Perhaps a person can object: "Well, why doesn't God intervene and protect the child from a crumbling building in the midst of an earthquake? No intervention means indifference." For me, this question is like asking, "Can God make 1 +1 = 3?" Such interference would be to negate God's own nature and act lawlessly since He values order, lawfulness, and reason. We can imagine a better world and a better relationship with our environment, and so we seek to improve that relationship to such an extent that we aren't harmed by natural catastrophes. To me, that desire is proof God cares and intervenes.

 
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Cino

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Perhaps a person can object: "Well, why doesn't God intervene and protect the child from a crumbling building in the midst of an earthquake? No intervention means indifference." For me, this question is like asking, "Can God make 1 +1 = 3?" Such interference would be to negate God's own nature and act lawlessly since He values order, lawfulness, and reason. We can imagine a better world and a better relationship with our environment, and so we seek to improve that relationship to such an extent that we aren't harmed by natural catastrophes. To me, that desire is proof God cares and intervenes.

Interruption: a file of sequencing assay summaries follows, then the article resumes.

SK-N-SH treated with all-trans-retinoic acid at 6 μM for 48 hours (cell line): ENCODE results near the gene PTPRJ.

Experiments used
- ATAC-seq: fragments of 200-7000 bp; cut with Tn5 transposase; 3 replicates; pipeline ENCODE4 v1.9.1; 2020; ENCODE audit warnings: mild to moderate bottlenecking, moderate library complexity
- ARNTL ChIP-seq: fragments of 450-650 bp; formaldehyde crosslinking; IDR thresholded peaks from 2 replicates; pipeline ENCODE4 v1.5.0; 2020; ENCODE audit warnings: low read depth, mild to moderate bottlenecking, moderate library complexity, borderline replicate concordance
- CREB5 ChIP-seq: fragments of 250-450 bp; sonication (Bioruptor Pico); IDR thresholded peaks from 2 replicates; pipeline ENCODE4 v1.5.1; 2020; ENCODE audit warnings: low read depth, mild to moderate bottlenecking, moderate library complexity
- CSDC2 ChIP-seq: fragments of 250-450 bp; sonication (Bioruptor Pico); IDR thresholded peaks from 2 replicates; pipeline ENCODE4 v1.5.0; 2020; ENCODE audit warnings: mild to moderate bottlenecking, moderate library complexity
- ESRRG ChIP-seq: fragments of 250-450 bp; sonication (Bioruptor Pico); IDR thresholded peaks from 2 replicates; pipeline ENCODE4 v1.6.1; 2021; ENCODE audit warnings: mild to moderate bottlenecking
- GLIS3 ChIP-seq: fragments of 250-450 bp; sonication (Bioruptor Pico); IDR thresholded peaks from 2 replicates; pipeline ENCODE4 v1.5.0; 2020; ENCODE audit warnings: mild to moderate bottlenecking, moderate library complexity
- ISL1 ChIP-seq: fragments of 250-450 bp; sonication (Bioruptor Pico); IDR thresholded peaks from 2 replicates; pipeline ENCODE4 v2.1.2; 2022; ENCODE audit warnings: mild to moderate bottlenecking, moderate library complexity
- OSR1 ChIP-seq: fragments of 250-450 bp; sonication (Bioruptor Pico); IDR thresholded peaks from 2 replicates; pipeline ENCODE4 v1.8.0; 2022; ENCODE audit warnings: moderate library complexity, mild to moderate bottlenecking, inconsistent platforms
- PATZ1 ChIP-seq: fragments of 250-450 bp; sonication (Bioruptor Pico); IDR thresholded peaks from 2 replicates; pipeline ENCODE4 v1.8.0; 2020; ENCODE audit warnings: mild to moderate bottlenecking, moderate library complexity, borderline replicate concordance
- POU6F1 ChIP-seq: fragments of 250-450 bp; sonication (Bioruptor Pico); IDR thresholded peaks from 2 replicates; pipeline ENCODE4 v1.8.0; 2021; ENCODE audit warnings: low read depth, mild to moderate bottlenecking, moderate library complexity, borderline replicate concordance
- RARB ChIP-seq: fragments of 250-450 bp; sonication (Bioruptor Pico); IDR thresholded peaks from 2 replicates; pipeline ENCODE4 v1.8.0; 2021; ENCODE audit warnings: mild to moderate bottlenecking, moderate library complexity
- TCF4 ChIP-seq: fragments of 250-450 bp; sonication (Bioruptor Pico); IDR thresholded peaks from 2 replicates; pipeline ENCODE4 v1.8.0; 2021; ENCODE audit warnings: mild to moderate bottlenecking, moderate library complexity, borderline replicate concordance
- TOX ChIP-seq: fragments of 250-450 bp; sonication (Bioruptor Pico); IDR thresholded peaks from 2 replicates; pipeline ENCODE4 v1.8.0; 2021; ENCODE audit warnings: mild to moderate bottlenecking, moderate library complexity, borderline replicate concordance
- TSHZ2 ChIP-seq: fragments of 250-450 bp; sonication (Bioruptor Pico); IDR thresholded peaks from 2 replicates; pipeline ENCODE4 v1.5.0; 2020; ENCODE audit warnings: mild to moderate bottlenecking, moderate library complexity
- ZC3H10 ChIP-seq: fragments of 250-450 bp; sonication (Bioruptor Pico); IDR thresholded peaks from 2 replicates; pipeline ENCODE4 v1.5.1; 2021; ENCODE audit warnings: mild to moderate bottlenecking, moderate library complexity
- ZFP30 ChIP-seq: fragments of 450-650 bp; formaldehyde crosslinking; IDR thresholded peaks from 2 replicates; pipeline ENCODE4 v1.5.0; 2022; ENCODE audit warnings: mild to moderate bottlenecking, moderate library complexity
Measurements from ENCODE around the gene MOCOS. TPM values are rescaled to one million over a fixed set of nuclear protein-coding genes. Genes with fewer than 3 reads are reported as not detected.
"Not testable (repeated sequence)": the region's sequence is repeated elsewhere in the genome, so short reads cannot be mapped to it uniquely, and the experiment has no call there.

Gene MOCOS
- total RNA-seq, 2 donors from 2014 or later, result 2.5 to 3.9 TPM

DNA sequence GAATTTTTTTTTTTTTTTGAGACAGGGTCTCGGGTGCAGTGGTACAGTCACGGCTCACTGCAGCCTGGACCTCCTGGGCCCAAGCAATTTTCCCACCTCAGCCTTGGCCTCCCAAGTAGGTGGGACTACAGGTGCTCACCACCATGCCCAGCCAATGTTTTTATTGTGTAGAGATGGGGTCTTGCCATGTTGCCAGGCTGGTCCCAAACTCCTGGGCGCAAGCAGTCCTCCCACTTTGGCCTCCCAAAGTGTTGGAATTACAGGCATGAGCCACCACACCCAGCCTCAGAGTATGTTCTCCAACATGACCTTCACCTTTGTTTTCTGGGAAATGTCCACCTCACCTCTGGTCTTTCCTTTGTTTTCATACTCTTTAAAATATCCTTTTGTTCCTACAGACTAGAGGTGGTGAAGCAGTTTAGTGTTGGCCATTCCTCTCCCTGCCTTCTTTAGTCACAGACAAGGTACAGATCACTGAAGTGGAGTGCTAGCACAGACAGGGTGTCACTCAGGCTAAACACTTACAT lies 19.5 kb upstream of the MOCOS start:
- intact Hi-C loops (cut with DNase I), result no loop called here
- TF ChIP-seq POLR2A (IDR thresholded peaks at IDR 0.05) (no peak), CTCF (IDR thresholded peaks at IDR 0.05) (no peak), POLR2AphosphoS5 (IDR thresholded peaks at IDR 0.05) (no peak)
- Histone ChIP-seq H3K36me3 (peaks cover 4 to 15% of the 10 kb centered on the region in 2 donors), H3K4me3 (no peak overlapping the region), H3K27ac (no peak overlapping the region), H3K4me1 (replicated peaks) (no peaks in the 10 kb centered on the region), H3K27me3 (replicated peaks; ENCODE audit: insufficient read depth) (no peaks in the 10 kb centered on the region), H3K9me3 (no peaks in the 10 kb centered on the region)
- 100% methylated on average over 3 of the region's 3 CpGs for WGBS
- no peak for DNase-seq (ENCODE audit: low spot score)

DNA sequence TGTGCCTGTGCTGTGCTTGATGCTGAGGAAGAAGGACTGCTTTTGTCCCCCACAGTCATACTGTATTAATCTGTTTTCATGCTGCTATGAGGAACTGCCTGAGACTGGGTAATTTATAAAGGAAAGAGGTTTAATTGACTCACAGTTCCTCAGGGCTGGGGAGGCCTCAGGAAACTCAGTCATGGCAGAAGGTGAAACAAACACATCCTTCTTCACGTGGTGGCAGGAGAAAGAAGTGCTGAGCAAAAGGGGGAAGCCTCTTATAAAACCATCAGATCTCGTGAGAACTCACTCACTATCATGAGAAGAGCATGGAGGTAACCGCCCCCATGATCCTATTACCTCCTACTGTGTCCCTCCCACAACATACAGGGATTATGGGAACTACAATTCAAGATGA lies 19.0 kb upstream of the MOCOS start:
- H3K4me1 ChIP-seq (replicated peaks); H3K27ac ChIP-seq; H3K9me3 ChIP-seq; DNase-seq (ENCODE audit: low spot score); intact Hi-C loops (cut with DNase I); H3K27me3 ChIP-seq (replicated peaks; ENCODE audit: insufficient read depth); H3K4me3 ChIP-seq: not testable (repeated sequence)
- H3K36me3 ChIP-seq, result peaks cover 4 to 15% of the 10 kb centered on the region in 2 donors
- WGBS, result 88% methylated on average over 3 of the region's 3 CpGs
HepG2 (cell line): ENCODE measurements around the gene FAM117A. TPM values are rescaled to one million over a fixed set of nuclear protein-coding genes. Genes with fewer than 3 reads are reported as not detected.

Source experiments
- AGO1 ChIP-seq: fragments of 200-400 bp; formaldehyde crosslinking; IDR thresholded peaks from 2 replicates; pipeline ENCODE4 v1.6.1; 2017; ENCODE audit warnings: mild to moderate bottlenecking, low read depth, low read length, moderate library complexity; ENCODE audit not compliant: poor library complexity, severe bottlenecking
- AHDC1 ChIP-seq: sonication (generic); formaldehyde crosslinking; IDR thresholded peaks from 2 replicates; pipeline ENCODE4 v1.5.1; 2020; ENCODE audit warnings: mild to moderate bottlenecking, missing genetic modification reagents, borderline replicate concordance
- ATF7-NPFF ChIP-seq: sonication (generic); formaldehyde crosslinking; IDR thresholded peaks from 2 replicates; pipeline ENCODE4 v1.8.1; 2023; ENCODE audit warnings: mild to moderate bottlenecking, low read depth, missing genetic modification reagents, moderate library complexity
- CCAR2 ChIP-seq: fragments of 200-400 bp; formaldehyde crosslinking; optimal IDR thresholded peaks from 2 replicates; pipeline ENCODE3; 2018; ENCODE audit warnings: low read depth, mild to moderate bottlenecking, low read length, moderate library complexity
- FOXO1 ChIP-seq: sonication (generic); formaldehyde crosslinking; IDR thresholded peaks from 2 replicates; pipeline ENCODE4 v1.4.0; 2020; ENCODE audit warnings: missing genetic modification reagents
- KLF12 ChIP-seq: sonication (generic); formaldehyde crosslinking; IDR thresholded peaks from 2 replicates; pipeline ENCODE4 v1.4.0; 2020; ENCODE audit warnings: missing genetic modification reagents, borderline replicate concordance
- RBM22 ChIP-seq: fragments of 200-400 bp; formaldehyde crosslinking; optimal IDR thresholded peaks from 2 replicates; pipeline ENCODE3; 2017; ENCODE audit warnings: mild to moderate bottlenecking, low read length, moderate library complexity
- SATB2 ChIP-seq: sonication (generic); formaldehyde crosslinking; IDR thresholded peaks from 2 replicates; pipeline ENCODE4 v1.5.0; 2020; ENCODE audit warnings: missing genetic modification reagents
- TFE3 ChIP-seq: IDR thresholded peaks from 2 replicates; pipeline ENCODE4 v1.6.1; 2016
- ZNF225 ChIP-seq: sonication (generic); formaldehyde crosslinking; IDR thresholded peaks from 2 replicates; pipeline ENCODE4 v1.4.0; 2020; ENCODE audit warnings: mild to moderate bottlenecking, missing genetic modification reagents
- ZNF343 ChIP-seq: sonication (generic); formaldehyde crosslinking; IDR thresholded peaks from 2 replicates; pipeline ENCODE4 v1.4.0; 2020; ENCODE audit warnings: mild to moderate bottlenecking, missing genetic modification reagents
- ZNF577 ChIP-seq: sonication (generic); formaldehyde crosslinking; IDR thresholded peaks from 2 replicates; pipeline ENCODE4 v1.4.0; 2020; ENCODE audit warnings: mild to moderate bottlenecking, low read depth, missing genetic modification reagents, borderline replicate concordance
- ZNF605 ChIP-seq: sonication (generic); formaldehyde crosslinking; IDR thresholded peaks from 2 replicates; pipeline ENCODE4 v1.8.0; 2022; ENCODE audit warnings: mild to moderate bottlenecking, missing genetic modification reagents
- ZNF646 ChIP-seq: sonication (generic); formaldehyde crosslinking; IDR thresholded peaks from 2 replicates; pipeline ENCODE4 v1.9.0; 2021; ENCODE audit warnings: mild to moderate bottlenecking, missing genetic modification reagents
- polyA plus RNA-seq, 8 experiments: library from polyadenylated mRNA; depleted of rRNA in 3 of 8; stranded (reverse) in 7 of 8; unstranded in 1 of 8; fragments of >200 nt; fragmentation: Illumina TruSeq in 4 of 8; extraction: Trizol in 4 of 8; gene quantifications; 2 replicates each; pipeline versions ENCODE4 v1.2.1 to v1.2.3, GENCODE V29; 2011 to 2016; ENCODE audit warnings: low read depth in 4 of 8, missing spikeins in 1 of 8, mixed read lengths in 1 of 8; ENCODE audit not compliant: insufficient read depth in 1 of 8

Thanks for clarifying your beliefs. I really misunderstood your initial post.
 

Ahanu

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A quick look at wiki says "Justice, in its broadest sense, is the principle that people receive that which they deserve..."

I view the universe as finite and contingent, so what you seem to view as unjust, in terms of natural phenomena, I see as the way of things.